God: Superfluous or Essential?

Without You, Lord, I am miserable. Without You as the focus, and the focusing, of my life;

I am lost, and my mind, swirls endlessly.

You give music, dance, and games to enjoy. You give family and friends for company. Yet none of these things can fulfill, without knowing You dwelling in their essence.

After the noise and the fun are all through, there’s an anguish of emptiness that remains; my soul’s hangover from the worldly intoxications of the previous evening.

God, what do we need of you anymore? I hear this asked. We can live quite well on our own they say.

Yet then—what need has meat, of protein? It will still taste as good. And surely chemical bonds don’t make the water more refreshing? Just give those thirsty men glasses of hydrogen and oxygen.

Man, on morphine fails to feel his pain, but the source of the pain hasn’t vanished. If we are now too numb to know our God, does this somehow mean that He is gone?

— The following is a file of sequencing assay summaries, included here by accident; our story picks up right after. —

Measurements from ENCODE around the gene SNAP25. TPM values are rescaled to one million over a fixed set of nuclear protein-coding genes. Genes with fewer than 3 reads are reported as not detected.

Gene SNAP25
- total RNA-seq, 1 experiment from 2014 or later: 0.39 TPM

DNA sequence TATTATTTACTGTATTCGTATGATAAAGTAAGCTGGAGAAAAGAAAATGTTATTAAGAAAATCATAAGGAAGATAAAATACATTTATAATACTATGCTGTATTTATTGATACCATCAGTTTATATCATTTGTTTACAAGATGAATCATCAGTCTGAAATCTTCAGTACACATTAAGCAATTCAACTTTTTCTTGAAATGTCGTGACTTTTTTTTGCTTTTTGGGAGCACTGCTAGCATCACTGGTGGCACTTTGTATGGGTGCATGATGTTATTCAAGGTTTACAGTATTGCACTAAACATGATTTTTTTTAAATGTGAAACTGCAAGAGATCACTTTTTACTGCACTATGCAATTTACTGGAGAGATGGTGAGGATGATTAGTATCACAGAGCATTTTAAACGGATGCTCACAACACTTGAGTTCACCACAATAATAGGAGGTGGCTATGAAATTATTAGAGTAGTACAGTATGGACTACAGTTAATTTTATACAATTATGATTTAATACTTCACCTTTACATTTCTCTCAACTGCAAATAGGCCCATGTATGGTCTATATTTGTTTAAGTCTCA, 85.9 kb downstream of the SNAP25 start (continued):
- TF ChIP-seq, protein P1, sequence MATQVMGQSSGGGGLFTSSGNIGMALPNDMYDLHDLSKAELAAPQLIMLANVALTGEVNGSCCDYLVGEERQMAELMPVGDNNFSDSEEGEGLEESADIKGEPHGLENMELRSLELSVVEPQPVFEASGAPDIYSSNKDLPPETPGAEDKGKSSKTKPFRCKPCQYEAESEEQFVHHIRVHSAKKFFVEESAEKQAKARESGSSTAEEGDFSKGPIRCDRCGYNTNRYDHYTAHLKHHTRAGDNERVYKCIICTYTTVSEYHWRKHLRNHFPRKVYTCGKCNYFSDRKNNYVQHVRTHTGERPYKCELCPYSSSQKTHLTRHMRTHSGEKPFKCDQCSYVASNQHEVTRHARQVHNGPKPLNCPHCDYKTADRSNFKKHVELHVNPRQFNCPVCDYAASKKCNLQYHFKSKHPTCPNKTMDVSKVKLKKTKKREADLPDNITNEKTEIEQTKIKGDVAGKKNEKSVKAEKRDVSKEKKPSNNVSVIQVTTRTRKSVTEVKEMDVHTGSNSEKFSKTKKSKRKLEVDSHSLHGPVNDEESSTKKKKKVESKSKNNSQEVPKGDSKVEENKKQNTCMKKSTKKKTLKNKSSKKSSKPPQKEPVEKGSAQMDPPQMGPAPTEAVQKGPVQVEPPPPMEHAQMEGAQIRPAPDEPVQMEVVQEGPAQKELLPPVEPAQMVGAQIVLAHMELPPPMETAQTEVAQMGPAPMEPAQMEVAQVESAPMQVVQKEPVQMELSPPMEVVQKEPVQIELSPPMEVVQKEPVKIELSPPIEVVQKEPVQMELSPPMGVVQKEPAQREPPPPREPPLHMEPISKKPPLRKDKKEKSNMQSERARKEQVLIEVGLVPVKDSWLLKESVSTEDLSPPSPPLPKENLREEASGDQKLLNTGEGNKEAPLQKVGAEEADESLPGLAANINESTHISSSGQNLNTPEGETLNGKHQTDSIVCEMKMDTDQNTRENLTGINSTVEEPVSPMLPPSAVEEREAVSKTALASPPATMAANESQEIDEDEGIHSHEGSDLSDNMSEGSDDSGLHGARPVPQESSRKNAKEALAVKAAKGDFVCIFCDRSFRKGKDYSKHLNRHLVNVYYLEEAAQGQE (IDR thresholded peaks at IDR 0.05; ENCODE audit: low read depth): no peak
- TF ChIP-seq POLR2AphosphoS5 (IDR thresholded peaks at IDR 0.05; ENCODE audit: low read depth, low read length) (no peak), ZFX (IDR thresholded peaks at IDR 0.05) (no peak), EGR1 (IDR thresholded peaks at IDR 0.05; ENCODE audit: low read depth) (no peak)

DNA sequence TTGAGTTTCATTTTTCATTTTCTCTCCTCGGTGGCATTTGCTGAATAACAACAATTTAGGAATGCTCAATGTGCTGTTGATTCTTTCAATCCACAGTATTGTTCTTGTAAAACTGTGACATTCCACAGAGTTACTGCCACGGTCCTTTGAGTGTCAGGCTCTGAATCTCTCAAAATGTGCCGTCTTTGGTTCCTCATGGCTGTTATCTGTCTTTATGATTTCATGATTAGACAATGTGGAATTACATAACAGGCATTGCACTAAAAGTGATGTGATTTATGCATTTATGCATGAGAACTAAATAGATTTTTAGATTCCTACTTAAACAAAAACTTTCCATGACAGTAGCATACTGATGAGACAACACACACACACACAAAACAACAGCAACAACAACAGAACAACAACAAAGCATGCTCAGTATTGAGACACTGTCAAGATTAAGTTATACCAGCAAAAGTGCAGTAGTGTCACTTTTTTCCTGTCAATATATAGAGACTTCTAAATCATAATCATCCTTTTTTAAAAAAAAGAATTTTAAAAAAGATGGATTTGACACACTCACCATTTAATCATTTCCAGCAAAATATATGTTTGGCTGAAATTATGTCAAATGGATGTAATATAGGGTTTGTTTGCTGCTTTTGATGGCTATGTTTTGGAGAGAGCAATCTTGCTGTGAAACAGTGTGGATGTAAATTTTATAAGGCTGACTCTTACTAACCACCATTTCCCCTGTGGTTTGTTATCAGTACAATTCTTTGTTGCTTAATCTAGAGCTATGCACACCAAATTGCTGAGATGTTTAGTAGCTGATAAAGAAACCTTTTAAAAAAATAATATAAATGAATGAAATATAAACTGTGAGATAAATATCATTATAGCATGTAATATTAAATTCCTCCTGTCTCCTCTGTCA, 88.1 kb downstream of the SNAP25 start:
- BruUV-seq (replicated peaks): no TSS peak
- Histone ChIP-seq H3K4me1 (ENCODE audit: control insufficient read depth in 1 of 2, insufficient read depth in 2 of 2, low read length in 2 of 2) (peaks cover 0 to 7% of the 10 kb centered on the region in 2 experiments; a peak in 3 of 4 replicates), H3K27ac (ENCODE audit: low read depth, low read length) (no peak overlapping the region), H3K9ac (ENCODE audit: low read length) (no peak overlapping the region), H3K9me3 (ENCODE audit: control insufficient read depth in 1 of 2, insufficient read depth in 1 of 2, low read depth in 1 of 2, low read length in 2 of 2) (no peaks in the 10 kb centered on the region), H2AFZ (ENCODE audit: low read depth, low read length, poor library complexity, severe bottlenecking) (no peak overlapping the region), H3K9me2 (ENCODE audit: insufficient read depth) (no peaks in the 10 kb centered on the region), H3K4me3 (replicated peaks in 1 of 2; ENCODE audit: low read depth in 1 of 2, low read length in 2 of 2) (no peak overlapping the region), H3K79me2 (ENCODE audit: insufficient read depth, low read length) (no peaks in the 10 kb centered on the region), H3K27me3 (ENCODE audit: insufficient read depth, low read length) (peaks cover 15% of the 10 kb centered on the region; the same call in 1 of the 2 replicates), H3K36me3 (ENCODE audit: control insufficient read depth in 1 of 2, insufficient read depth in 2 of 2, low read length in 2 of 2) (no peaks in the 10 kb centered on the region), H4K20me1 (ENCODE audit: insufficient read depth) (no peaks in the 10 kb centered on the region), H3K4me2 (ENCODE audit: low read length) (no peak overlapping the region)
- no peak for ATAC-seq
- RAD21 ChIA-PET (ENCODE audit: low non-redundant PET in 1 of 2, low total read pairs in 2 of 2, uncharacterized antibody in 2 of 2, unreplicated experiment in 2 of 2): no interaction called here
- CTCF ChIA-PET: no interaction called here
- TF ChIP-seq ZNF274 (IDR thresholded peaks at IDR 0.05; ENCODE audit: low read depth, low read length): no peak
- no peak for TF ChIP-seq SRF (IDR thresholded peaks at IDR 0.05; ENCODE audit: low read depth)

Is God dead? Or has our perception just grown so very dim? Man is dying, not God.

I’ve sat inside stadiums, filled with promise, excitement and anticipation; filled with noise and colorful lights, the hope of victory, or the magic of art. I’ve heard the thunderous applause, the frenzy and the laughter; and what have I gained from this, what have I bought with my money, time and effort?

Time, merely spent, perhaps a pleasant memory with those I love, but then hollow emptiness, and the passing of time. I did not forestall death, I only distracted myself for a short time, while it crept up a little closer.

There is no distraction that will impede that approach. Entertainment, like morphine, drips into our veins and fills our minds; numbing us to our true lives, dulling our perceptions, and deadening us to God’s presence.

It would be time better spent, to call relentlessly upon our Great Physician; to heal and to calm us, to bring us peace; and rather turn aside from these opioids for the soul, that only imitate a cure, sedating us for a time, mollifying our symptoms, but not addressing our underlying disease.

We need you God, whether we know it or not; whether we will admit it or not. It is existentially true. And without You, Lord, we do not realize how miserable we truly are, and in this, our misery has no cure.


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